Great piece up today by Conn Carroll on the Heritage Foundation's Foundry blog that makes an obscure but extremely vital question - the president and member of Congress are just as responsible as the federal judiciary for upholding the Constitution.
How do we know that? It's right there in the oaths of office sworn by the chief executive, every senator, every representative, every member of the federal civil service and every member of the military.
Why is this important? For one thing, as Carroll explains, the oath "obliges them to observe the limits of their authority and act in accordance with the powers delegated to them by the Constitution."
And for another, the ignorance about the Constitution clearly is not limited to the mistaken notion recently voiced by Ezra Klein of The Washington Post that the nation's founding document is only about, oh, a hundred years old.
Carroll points to a cozy little discussion among a trio of Slate authors about "Decoding Christine O'Donnell" in which one of the participants asks in all seriousness, "Isn't it a court's job to determine whether or not something is, in fact, constitutional?"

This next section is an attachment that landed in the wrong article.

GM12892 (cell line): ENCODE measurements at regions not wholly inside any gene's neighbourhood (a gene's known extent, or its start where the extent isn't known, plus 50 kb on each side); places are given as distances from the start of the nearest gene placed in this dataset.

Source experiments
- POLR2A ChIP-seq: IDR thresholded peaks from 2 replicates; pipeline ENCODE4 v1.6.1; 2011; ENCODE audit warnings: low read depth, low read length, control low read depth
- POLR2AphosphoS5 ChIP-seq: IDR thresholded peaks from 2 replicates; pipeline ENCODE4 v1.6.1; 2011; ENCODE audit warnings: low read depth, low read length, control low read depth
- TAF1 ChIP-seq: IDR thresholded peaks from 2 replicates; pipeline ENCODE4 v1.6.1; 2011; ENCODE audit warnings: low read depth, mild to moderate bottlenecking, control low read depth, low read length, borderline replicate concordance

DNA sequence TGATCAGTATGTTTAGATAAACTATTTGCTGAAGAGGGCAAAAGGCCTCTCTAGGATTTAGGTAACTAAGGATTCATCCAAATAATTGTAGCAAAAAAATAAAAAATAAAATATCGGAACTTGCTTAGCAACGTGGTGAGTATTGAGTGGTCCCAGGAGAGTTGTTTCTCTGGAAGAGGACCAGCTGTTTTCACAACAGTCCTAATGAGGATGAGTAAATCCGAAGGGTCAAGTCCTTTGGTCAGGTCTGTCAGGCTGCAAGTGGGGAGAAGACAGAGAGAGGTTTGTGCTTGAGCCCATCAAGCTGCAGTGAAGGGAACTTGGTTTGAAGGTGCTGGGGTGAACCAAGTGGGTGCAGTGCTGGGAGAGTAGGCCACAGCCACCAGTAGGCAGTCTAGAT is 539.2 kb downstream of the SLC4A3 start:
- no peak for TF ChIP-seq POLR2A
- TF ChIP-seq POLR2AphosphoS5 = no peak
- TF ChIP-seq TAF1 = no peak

Sadly, I suspect that view is anything but a minority among mainstream journalists. But then, thanks primarily to the union-controlled public schools, it likely isn't among the general populace, either, which should tell us something about why the Leviathan in Washington bears so slight a resemblance to the federal government established by the Constitution.
For Carroll's complete post, go here. Don't miss the quote from Abe Lincoln on the proper level of public knowledge of the Constitution.
Wouldn't be a bad idea to bookmark The Foundry, too, if you haven't already.